This experience takes place at a beautiful working cinnamon estate of 25 acres in the south of the island. The cinnamon grown here produces fine cinnamon quills, ground cinnamon and leaf oil. Private tours of the plantation are available, followed by lunch.


There’s magic in the air in the Cultural Triangle of Sri Lanka. Floating effortlessly over the jungle to a breathtaking sunrise in a hot air balloon ride is an exhilarating and perfect way to see this picturesque countryside from a different perspective.


This full or half day waterfall chasing experience offers a trek through lush wilderness into the heart of the central provinces of Sri Lanka with an experienced local guide to discover Aberdeen Falls – a spectacular 98-metre horsetail waterfall.


Enjoy the greenery-clad, scenic views of the central hills of Sri Lanka then take in the unique bird’s eye view of the awe-inspiring site of Sigiriya rock fortress, studded with beautiful green gardens, ponds, fountains, promenades and pavilions.


While white sandy beaches may be the first images that leaps to mind when you imagine Sri Lanka, the island is blessed with a mountainous interior making it a very special hiking destination. There are trails for all sorts of experience, from easy walks to more intense treks.


If you’re looking to push the limits come to Sri Lanka for the kitesurfing season and ride the waves of the Indian Ocean. Between May and October, the Kalpitiya coast offers some of the best kitesurfing in the whole of Asia. Travel to the school for day lessons, or stay longer.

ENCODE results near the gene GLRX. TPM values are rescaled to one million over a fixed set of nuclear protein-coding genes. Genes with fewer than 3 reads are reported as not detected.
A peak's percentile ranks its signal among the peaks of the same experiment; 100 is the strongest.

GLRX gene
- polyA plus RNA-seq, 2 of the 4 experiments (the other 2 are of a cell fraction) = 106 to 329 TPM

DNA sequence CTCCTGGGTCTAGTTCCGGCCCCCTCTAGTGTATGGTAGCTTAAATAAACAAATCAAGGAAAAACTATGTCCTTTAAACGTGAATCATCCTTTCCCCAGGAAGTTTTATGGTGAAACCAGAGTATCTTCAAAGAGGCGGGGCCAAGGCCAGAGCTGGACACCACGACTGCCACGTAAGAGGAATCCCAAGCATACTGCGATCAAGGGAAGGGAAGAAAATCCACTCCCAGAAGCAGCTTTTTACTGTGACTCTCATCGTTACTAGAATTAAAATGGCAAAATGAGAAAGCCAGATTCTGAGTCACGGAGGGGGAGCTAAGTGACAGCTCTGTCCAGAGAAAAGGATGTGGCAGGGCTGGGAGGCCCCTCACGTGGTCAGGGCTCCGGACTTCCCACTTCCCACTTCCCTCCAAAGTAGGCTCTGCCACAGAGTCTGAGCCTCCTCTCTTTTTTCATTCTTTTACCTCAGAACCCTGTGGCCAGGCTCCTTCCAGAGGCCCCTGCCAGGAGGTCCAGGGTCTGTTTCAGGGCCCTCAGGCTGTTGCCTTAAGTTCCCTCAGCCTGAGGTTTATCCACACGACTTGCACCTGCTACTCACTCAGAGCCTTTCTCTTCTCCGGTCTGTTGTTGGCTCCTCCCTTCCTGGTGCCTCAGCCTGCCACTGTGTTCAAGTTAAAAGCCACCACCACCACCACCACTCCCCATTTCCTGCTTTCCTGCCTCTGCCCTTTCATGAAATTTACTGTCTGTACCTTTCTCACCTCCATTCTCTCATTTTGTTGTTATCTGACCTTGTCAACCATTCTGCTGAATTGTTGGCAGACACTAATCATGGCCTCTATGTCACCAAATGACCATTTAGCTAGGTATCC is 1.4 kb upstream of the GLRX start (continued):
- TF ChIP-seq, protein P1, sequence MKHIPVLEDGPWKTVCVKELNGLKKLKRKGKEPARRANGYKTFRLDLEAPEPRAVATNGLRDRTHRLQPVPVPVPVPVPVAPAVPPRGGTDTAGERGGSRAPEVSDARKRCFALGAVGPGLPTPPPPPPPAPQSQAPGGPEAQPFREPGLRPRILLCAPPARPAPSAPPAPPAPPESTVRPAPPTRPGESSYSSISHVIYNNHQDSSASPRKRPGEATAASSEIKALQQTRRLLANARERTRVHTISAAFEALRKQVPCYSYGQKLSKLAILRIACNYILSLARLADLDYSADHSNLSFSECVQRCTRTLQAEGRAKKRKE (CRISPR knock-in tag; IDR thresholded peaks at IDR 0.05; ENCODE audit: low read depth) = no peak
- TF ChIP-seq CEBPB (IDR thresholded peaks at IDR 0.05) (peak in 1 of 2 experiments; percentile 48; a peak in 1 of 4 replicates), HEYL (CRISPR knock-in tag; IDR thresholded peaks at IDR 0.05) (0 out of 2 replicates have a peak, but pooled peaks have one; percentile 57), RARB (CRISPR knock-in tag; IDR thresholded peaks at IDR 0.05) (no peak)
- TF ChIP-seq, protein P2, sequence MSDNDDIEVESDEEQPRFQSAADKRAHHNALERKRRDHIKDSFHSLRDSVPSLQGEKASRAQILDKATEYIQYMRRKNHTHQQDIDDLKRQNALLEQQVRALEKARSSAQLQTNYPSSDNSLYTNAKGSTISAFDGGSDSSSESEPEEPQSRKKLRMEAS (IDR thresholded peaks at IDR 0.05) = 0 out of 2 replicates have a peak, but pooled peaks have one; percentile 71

Sri Lanka’s position just above the equator guarantees sunshine to all corners of the country at various periods, making it a year-round sailing destination. Our sailing partners’ fleet of yachts provide an exclusive vantage point to stunning landscapes and pristine beaches.


Beaches in the sun-kissed stretch between Tangalle to Galle are some of the finest on the island. While some of these also have big waves and a strong current for the majority of the year, there are plenty of swimming-friendly bays in idyllic settings.


Supported by the Born Free Foundation, this complex is a halfway house for orphaned elephants. Although you can’t get up close and personal with the elephants, seeing them at feeding time (from a viewing platform) is still heartwarming and a lot of fun, specially for the kids.


This is an immersive art-based experience around the livelihood of a local artisan. His work is an act of cultural preservation as much as it is an art form, for it involves the ancient medium of ‘Kolam’ masks native to the coastal town of Ambalangoda.


This Tuk Tuk tour is a fun-filled, fully inclusive, 3-4 hour “off the beaten track“ adventure, that gives a taste of authentic Sri Lanka. The tour aims to showcase the historic bustling city of Colombo, capture the smiles of the locals all while cruising in a retro fitted tuk tuk.


SUP Yoga mixes classical yoga practice with stand up paddle boarding in a beautiful lagoon. Whether you are a regular on the mat or never done yoga before, the floating yoga studio will be an incredible experience.


Tri is Sri Lanka’s first truly contemporary sustainable luxury hotel. The yoga shala is an elegant, elevated retreat space that captures spectacular 360° views to stimulate body, mind and soul for creative expression.